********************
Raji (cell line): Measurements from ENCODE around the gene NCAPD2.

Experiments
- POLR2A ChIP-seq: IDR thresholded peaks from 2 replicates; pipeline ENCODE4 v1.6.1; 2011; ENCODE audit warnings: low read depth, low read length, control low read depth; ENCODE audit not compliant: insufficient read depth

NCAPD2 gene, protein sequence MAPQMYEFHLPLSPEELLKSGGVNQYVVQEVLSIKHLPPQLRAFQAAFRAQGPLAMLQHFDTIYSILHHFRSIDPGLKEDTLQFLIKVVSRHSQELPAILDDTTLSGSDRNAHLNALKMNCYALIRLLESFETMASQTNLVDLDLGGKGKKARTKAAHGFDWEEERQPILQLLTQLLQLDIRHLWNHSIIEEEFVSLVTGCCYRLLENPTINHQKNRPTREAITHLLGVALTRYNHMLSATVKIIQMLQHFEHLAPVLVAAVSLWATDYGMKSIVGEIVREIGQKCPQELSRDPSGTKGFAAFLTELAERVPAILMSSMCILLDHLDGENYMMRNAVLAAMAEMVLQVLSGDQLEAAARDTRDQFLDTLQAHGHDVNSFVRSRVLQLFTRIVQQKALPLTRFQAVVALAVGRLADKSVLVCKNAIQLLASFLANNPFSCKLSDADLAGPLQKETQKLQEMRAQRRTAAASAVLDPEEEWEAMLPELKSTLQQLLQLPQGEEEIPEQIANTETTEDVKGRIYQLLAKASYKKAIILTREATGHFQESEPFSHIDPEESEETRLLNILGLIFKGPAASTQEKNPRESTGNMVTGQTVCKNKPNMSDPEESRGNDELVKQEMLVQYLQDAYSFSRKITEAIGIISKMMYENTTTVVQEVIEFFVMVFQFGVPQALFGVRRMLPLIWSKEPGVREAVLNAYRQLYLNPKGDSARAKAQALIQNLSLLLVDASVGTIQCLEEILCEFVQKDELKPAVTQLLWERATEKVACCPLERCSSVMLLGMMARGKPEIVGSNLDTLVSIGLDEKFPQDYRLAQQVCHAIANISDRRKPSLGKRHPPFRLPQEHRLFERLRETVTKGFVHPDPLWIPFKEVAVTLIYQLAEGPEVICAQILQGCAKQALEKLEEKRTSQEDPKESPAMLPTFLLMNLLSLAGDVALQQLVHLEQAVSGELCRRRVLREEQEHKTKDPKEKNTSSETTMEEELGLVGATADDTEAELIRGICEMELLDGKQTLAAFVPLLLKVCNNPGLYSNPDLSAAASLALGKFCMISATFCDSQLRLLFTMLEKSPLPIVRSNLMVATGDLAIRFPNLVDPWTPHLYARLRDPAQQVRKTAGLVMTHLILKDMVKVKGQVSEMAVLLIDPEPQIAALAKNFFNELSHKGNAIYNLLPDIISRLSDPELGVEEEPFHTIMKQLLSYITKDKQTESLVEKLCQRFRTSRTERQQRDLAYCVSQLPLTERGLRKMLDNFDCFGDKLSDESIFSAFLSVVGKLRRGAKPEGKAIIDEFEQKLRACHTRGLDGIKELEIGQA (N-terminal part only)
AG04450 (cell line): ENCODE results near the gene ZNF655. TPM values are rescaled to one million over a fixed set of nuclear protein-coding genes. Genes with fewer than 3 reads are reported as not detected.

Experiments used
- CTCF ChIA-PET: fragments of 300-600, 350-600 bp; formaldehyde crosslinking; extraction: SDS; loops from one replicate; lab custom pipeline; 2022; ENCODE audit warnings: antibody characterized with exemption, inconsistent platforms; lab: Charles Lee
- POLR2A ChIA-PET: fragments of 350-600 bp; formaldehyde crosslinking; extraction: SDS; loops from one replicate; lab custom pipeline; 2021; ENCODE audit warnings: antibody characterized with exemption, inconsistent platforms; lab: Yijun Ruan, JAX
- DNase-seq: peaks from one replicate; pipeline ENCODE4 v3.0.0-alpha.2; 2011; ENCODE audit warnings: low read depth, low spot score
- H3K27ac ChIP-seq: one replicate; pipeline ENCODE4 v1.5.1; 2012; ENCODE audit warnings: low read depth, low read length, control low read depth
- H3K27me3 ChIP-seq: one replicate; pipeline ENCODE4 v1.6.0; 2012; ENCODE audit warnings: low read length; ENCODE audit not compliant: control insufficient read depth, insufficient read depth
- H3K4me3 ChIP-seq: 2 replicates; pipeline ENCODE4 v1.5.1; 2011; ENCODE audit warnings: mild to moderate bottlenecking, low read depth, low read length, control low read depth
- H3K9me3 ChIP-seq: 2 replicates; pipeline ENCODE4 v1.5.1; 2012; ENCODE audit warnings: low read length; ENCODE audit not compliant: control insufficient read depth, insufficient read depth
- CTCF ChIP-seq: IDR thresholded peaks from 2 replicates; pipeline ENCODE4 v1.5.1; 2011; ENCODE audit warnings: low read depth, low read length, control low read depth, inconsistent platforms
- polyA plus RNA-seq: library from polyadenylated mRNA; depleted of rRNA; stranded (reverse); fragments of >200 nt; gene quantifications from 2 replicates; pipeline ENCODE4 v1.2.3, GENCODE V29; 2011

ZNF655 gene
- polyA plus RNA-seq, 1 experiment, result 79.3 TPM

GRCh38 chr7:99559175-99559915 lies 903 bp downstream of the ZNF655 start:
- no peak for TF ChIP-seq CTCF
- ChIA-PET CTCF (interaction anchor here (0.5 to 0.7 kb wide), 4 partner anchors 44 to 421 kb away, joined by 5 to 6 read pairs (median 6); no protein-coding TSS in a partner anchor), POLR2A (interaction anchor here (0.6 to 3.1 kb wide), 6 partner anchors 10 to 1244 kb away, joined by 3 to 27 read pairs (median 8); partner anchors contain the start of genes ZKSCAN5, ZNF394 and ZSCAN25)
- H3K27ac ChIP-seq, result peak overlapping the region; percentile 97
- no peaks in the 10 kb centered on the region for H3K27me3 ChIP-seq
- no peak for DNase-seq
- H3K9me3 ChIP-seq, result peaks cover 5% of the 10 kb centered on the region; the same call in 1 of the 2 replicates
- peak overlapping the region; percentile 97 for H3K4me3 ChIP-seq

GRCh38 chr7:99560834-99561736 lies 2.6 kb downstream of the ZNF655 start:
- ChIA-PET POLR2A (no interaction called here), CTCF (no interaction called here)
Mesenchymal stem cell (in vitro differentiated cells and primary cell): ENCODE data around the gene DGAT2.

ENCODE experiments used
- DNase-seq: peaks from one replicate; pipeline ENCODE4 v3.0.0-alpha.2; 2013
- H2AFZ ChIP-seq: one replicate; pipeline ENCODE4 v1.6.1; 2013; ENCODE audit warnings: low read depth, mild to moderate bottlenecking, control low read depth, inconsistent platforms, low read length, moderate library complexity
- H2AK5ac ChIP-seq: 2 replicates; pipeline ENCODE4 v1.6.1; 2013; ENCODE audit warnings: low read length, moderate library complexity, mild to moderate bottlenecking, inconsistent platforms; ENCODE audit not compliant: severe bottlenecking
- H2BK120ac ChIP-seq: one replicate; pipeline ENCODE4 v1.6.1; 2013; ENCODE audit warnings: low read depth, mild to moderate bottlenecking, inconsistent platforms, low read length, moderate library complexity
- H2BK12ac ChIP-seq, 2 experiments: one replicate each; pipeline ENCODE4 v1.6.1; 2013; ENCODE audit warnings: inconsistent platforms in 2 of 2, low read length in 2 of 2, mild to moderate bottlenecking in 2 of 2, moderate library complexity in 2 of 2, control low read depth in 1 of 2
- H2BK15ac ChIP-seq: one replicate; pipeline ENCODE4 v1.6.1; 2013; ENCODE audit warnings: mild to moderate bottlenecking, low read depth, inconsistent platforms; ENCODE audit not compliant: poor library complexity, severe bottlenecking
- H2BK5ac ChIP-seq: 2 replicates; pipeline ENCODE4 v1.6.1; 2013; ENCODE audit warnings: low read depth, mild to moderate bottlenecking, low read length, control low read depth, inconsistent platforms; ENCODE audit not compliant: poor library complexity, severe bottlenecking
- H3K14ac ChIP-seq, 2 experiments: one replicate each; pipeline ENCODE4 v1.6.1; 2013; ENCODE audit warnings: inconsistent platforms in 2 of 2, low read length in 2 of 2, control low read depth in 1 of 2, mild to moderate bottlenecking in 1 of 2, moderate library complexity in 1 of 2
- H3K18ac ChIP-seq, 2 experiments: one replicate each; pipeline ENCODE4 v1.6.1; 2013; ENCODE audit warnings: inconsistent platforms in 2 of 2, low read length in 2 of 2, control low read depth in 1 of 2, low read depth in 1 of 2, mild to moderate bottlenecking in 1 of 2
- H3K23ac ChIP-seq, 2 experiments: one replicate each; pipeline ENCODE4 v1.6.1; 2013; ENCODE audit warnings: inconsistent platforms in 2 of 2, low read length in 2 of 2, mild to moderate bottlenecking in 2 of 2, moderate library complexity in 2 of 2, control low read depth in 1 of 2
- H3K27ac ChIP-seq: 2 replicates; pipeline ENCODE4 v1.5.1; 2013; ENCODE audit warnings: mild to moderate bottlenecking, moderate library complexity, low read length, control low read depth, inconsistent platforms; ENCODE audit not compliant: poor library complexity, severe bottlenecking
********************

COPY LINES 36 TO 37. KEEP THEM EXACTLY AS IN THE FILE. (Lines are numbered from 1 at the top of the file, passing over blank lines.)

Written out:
- H2BK5ac ChIP-seq: 2 replicates; pipeline ENCODE4 v1.6.1; 2013; ENCODE audit warnings: low read depth, mild to moderate bottlenecking, low read length, control low read depth, inconsistent platforms; ENCODE audit not compliant: poor library complexity, severe bottlenecking
- H3K14ac ChIP-seq, 2 experiments: one replicate each; pipeline ENCODE4 v1.6.1; 2013; ENCODE audit warnings: inconsistent platforms in 2 of 2, low read length in 2 of 2, control low read depth in 1 of 2, mild to moderate bottlenecking in 1 of 2, moderate library complexity in 1 of 2